ALEX Classroom Resource

  

Geometry Module 2, Topic A: Scale Drawings

  Classroom Resource Information  

Title:

Geometry Module 2, Topic A: Scale Drawings

URL:

https://www.engageny.org/resource/geometry-module-2-topic-a-overview

Content Source:

EngageNY
Type: Lesson/Unit Plan

Overview:

In Module 2, Topic A students revisit what scale drawings are and discover two systematic methods of how to create them using dilations. The comparison of the two methods yields the Triangle Side Splitter Theorem and the Dilation Theorem.

Content Standard(s):
Mathematics
MA2015 (2016)
Grade: 9-12
Geometry
17 ) Prove theorems about triangles. Theorems include a line parallel to one side of a triangle divides the other two proportionally, and conversely; and the Pythagorean Theorem proved using triangle similarity. [G-SRT4]

Mathematics
MA2019 (2019)
Grade: 9-12
Geometry with Data Analysis
26. Verify experimentally the properties of dilations given by a center and a scale factor.

a. Verify that a dilation takes a line not passing through the center of the dilation to a parallel line, and leaves a line passing through the center unchanged.

b. Verify that the dilation of a line segment is longer or shorter in the ratio given by the scale factor.
Unpacked Content
Evidence Of Student Attainment:
Students:
Given a center of dilation, a scale factor, and a polygonal image,
  • Create a new image by extending a line segment from the center of dilation through each vertex of the original figure by the scale factor to find each new vertex.
  • Present a convincing argument that line segments created by the dilation are parallel to their pre-images unless they pass through the center of dilation, in which case they remain on the same line.
  • Find the ratio of the length of the line segment from the center of dilation to each vertex in the new image and the corresponding segment in the original image and compare that ratio to the scale factor.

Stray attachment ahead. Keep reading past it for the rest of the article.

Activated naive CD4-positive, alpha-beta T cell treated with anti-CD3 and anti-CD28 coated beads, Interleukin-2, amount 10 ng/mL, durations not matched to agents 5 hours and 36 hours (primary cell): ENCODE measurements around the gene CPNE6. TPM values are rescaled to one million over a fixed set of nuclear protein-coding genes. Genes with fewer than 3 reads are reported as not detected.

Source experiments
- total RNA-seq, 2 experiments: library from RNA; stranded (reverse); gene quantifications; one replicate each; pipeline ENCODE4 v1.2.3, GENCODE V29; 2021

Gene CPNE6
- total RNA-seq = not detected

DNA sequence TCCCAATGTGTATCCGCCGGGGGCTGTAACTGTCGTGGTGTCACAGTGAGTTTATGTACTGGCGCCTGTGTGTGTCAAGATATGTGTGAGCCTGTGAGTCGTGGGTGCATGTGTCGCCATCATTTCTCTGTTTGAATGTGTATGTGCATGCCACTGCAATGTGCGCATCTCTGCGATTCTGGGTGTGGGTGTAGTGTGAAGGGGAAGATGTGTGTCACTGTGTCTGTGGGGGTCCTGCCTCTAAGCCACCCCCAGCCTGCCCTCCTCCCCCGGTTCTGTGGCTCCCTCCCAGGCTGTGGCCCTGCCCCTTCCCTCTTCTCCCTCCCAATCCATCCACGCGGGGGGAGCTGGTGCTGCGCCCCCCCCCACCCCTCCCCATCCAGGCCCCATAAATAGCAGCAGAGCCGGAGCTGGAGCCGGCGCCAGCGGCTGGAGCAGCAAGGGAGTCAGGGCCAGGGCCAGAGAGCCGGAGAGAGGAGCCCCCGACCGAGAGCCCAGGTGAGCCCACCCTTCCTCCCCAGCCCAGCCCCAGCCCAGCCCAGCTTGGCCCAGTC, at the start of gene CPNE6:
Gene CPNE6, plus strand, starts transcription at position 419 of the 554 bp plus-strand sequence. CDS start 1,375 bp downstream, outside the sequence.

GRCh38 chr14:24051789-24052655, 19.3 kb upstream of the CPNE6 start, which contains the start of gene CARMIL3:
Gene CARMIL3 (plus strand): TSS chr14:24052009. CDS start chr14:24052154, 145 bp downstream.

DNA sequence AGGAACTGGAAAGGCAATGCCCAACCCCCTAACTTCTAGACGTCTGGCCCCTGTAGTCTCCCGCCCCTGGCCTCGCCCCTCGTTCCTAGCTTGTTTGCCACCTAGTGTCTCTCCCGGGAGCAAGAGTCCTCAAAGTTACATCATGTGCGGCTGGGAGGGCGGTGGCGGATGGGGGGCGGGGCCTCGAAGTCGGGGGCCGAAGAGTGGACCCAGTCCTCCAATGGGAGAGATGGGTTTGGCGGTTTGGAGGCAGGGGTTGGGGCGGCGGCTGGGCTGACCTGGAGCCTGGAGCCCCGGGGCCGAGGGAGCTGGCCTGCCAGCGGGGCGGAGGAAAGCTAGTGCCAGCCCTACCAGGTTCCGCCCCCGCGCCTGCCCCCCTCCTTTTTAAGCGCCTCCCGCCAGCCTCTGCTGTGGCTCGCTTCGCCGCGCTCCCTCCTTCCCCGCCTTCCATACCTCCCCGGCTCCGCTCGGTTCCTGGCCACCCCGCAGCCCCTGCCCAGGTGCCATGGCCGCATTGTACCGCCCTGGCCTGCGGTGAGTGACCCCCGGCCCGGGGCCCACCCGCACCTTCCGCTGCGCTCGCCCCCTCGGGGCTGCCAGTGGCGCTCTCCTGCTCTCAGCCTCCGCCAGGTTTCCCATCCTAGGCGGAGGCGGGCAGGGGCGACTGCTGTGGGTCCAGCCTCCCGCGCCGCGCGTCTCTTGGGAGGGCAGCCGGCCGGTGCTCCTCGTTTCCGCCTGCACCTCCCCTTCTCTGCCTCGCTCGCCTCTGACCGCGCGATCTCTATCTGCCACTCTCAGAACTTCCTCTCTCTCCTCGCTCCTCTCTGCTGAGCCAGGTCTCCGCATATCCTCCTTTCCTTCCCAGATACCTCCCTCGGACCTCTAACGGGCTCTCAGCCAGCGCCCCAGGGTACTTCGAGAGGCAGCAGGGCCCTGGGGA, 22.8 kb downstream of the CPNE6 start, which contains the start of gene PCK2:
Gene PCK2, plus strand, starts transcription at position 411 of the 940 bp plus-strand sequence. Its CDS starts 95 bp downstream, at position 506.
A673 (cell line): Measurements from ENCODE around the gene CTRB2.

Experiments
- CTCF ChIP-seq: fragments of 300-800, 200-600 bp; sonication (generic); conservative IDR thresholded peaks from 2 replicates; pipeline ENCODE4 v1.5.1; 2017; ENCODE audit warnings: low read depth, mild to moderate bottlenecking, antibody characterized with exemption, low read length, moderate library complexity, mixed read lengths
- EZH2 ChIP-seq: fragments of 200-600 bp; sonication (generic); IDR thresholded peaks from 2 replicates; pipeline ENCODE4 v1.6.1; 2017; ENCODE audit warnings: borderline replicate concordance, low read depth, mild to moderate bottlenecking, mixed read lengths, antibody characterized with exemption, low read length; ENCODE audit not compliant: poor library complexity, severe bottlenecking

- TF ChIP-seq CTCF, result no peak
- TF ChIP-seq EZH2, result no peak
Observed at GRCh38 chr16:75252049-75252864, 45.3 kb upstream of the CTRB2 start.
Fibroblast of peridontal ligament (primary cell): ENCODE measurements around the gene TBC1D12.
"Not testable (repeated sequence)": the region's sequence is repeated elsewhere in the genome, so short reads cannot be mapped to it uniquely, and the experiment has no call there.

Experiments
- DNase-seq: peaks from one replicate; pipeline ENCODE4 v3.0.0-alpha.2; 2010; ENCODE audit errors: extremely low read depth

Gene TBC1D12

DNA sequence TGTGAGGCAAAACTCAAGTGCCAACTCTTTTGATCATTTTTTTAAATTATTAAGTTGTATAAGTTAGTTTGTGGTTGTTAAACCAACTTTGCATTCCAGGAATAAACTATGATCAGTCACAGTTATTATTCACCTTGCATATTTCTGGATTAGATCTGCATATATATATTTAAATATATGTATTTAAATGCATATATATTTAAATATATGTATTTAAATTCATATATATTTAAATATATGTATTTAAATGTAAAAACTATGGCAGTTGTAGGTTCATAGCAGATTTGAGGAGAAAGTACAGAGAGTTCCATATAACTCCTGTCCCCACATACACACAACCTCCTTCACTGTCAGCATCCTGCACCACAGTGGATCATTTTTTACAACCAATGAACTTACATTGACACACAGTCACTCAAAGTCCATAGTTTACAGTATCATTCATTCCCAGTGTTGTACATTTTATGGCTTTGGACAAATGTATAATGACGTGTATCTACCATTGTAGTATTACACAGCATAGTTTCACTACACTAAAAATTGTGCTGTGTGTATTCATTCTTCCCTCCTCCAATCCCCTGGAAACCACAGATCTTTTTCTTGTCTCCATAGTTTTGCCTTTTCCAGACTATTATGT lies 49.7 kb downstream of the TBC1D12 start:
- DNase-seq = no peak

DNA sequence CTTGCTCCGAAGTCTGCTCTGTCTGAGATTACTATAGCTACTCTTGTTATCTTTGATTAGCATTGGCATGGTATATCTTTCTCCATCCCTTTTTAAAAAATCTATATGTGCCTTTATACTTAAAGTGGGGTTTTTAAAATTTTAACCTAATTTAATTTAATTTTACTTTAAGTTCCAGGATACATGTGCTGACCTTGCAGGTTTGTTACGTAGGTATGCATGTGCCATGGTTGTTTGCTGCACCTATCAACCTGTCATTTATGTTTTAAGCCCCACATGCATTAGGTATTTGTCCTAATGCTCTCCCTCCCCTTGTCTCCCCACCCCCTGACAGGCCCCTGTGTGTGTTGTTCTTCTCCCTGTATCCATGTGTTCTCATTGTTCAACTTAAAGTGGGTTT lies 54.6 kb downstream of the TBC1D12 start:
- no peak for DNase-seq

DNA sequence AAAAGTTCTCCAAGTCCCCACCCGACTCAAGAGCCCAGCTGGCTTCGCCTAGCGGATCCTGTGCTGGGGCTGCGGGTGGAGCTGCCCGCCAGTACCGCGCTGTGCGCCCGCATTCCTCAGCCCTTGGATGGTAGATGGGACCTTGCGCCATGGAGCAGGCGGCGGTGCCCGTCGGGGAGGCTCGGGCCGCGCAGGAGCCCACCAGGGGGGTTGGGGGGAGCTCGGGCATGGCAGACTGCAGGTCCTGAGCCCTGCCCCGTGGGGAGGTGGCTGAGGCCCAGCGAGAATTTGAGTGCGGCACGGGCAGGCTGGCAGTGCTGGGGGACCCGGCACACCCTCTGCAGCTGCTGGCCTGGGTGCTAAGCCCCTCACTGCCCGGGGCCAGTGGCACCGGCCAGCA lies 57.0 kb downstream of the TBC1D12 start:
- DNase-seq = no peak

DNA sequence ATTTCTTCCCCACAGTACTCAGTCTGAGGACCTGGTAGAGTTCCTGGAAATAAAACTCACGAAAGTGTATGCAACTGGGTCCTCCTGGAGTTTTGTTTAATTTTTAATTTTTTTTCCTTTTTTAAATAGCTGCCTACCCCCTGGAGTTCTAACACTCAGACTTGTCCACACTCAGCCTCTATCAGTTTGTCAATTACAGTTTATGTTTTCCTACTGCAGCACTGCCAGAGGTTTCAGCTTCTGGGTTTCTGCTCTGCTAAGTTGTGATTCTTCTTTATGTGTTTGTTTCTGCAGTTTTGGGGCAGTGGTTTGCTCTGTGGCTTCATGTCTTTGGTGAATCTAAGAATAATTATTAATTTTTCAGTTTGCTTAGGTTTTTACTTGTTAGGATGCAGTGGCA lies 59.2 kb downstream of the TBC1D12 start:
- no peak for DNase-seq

• Conjecture a generalization of these results for all dilations.
Teacher Vocabulary:
  • Dilations
  • Center
  • Scale factor
Knowledge:
Students know:
  • Methods for finding the length of line segments (both in a coordinate plane and through measurement).
  • Dilations may be performed on polygons by drawing lines through the center of dilation and each vertex of the polygon then marking off a line segment changed from the original by the scale factor.
Skills:
Students are able to:
  • Accurately create a new image from a center of dilation, a scale factor, and an image.
  • Accurately find the length of line segments and ratios of line segments.
  • Communicate with logical reasoning a conjecture of generalization from experimental results.
Understanding:
Students understand that:
  • A dilation uses a center and line segments through vertex points to create an image which is similar to the original image but in a ratio specified by the scale factor.
  • The ratio of the line segment formed from the center of dilation to a vertex in the new image and the corresponding vertex in the original image is equal to the scale factor.
Diverse Learning Needs:
Essential Skills:
Learning Objectives:
GEO.26.1: Define dilation and scale factor.
GEO.26.2: Apply a scale factor.
GEO.26.2: Illustrate when given an original figure with a line (e.g., m) through it, not through the center, a parallel line to m will be created when the dilation is performed.
Example: Given a line x=, dilate the graph and line by 2. What happened to the line?
GEO.26.3: Illustrate when given an original figure with a line (e.g., m) through its center the line will remain unchanged when the dilation is performed.
GEO.26.4: Illustrate dilation.
Example: Find the distance of line AB, given A (0,0) and B (2,3), after dilating AB by a scale factor of 1/2.